If you want to include some advanced flair in your stream to stand out, most popular services include features like the ability to “chroma key” your webcam shot, allowing you to remove the background of your room entirely using a simple green screen. This requires a bit of an extra time and money investment, but the benefits translate to a more polished stream that can attract a more long-term audience. After all, if you want to be like the pros, you’ve gotta act like it.

Streaming Overlays

LeStream using a chroma-key overlay.
Image via LeStream

Overlays allow you to add extra dimensions to your streams, letting you create custom polls, donation markers, animations, alerts, labels, and chat boxes. These features let you involve your audience in totally new ways, and when done correctly, they can go a long way towards building a brand identity that can be explosive for you in terms of growth.

Many popular overlay suites exist, but none are quite as ubiquitous and accessible as StreamPro. This free platform lets you set up entirely modular display overlays in a matter of minutes using a fantastic cloud-based editor. It even includes a slew of custom integrations, allowing you to display things like twitter feeds, teespring notifications, custom chat boxes, and more. If you’re serious about making Twitch streaming a full-time profession, you need to be using an overlay to augment your daily content.

Building a streaming audience in 2018

With so many streamers vying for the attention of the masses, it can feel like an uphill battle trying to gain a foothold on Twitch in 2018. Let’s take a look at just a few ways you can be building out something that provides real value to your viewers below.

Find a new and effective niche (or put a unique twist on an existing one)

In the world of online streaming–and everything else, really–personality is king. Anyone can watch a dude sit at home and play a horror game in his basement, but have you ever done so while hooked up to an EKG? This example may be a bit extreme, but it still gets the point across; building a dedicated audience with your streaming will require you to showcase the aspects of your personality that are most unique.

Maybe you have a particular voice that lends itself well to the stream, or maybe you have an IRL qualification or job that viewers would find interesting. Whatever it is that makes you unique, capitalize on it, even if it’s something small. People on Twitch want to watch you play video games, yes, but they also want to connect with you and have a good time. Give the people what they want, and you’ll be rewarded for it.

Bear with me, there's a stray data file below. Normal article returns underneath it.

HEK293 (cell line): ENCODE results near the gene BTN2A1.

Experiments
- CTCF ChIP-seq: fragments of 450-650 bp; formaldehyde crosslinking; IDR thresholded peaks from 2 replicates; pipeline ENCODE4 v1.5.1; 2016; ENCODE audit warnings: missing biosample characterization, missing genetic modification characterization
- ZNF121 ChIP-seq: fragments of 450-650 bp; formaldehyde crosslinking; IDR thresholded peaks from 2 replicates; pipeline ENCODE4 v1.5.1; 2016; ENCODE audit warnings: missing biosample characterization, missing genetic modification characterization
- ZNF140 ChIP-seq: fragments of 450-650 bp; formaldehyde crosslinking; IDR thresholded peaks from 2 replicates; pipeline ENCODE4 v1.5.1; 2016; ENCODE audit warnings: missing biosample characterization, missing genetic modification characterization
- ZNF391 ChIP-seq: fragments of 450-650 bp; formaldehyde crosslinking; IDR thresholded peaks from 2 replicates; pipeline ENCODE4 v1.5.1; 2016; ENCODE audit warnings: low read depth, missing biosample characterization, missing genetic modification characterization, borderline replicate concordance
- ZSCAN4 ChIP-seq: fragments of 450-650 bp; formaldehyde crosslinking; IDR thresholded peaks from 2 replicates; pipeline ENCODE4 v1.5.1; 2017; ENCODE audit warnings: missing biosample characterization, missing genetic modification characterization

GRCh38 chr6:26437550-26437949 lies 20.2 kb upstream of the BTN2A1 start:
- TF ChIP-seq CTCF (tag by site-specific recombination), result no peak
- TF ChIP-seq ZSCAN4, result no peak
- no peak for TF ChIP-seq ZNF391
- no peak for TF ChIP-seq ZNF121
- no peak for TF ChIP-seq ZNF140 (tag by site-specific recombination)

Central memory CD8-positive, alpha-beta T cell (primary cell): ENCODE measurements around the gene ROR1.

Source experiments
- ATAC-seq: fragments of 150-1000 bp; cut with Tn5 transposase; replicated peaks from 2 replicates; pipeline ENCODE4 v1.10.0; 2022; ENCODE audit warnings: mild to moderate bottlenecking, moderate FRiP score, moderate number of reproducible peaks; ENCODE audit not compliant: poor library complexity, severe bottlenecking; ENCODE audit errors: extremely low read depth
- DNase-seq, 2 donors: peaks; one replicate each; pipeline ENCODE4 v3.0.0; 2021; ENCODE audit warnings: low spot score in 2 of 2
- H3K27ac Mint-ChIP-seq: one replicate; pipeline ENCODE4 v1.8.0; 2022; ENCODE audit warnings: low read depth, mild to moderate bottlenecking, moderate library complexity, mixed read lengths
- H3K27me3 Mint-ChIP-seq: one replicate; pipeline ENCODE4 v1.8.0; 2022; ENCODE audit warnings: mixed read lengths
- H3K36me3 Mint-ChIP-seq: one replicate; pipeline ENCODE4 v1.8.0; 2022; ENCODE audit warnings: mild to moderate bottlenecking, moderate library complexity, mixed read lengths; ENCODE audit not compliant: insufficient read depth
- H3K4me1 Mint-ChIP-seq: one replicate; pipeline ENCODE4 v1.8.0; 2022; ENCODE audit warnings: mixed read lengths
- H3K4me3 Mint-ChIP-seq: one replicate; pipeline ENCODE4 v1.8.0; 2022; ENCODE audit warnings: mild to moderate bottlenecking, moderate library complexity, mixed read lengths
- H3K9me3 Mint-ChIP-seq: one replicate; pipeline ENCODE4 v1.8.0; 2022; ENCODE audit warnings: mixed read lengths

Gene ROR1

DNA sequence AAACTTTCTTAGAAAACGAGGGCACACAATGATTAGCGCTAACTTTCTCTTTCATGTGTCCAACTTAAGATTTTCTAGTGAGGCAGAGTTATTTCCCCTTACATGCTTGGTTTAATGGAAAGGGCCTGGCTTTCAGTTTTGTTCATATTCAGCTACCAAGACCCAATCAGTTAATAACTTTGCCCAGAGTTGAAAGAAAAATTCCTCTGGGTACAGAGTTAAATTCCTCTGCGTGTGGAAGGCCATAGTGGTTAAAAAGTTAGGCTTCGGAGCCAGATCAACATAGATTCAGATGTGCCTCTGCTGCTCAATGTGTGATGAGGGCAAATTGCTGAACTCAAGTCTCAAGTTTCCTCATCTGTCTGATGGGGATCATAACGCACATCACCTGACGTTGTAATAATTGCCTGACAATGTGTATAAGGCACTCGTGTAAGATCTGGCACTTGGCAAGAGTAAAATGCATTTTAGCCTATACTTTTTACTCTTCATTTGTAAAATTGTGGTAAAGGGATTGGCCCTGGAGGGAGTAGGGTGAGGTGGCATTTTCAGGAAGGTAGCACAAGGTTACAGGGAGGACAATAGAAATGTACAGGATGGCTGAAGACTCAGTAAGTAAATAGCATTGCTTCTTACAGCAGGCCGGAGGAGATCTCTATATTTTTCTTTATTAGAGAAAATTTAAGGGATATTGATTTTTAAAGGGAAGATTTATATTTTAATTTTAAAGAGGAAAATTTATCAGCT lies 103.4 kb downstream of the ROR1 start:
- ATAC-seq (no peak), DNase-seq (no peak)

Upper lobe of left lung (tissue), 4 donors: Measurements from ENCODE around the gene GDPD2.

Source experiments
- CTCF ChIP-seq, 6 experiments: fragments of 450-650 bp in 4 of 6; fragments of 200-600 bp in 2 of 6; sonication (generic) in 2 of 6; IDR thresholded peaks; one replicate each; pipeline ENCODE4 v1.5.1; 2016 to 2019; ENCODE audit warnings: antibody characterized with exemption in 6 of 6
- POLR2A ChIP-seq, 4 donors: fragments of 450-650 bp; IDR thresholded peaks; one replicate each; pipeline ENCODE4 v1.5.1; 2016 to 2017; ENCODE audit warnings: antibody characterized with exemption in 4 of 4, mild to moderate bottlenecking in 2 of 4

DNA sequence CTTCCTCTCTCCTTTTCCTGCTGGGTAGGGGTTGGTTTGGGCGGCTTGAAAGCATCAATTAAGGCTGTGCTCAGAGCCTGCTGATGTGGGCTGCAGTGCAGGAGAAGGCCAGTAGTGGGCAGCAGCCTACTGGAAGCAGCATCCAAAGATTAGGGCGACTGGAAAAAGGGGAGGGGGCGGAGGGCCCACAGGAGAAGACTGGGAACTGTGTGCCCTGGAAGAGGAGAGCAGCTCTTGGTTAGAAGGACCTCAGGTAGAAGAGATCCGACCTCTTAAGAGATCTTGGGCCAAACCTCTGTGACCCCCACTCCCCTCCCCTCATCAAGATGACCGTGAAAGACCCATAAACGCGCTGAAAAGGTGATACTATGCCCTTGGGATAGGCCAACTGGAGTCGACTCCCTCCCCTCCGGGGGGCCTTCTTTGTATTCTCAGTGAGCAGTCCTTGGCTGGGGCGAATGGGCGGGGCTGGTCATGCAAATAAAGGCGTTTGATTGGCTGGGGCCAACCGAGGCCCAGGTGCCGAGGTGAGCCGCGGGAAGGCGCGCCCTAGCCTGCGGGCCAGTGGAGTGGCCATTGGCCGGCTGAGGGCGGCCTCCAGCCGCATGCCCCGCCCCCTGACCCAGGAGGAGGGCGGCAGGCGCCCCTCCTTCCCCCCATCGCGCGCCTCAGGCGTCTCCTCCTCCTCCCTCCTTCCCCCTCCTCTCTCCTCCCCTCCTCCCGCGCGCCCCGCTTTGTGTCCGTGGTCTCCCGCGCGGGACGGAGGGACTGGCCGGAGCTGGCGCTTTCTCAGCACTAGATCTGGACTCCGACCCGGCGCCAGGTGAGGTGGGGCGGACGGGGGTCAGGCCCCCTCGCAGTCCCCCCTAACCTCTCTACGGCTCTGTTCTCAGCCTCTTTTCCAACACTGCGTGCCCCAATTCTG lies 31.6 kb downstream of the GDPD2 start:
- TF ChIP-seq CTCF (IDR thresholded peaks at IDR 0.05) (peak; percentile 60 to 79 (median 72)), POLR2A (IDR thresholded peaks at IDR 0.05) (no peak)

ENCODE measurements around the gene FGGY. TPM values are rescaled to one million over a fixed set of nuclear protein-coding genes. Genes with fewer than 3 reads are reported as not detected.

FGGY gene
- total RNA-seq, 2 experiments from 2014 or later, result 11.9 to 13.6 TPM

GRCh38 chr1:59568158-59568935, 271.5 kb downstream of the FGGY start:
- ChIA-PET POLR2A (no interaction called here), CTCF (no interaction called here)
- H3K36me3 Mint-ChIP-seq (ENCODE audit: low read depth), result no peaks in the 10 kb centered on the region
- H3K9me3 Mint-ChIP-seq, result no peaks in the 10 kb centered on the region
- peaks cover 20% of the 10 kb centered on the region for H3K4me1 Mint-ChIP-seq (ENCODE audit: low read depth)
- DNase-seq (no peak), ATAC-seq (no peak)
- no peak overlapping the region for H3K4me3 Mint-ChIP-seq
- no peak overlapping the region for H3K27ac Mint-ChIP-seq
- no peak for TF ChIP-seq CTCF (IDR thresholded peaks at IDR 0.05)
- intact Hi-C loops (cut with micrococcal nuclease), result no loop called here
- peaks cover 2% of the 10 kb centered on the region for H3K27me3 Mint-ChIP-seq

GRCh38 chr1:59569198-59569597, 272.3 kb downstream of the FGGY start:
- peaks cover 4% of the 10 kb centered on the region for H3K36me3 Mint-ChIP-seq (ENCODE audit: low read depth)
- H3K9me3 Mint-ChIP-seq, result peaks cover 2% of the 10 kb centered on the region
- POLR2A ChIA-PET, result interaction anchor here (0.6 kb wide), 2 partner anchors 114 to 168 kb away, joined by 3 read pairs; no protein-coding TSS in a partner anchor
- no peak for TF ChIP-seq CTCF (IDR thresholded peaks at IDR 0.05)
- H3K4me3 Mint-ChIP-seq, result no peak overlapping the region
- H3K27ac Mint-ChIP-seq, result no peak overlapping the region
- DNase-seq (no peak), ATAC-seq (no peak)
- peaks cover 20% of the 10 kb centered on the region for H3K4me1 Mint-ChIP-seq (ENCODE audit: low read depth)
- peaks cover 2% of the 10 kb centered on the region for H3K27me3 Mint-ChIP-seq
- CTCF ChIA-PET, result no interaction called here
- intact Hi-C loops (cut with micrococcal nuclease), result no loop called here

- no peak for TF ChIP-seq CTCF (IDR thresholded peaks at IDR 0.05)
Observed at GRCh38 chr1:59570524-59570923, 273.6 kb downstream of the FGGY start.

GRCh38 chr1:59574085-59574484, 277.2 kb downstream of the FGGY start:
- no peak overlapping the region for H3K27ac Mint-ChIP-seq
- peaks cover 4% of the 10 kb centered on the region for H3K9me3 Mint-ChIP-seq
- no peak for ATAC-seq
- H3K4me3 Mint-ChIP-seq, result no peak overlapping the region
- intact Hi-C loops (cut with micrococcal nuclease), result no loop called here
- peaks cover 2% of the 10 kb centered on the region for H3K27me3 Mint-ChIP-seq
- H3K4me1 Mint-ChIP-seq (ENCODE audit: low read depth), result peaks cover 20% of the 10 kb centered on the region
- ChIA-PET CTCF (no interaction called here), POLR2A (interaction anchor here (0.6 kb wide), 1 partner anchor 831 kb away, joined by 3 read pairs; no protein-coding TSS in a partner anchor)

Screenshot of Twitch stream.
Popular streamer Savjz’s Twitch channel has many unique features, such as a donation “leaderboard” and custom chatbots. Image via savjz

Networking on the network

No streamer exists in a vacuum. Learn to network with other professionals, and observe how they run their streams. Pick out the aspects you enjoy the most, and try applying them to your own channel, albeit with your own unique twist. Users on Twitch only have so much time to devote to watching content creators, and their time is likely already split between multiple top streamers. What can you do to pull them in and make them a regular?

Keep it consistent

More than anything, building a bustling Twitch channel takes time and dedication to the cause. You’ll need to apply your own personal brand of streaming consistently, day in and day out in order to keep your numbers swelling. This means sticking to a regular schedule that viewers can count on, and always having your game face on when you are live.

With the advent of new outlets like the new IRL directory, you can provide your viewers a window into other aspects of your life, so be sure to take advantage of this to create an even deeper bond between them and your content. Being consistent and interactive will breed a sense of loyalty amongst your fans, and it can even lead to massive support in the form of t-shirt sales, donations, and more.

Twitch Streaming: The long road to success

Almost nobody who currently streams for a living will tell you that it’s an easy, bump-free journey to the top. Creating killer content at a breakneck pace week after week is not for everyone, and many users burn out before ever collecting a single donation dollar. All the same, if you’re committed to growth and you let your unique personality guide your content, you’ll be able to gain a foothold on the platform, in time.

We hope this guide helps you get going on Twitch with minimal frustration. If you have any additional questions about getting setup, be sure to leave a comment below and we’ll do our best to get your squared away.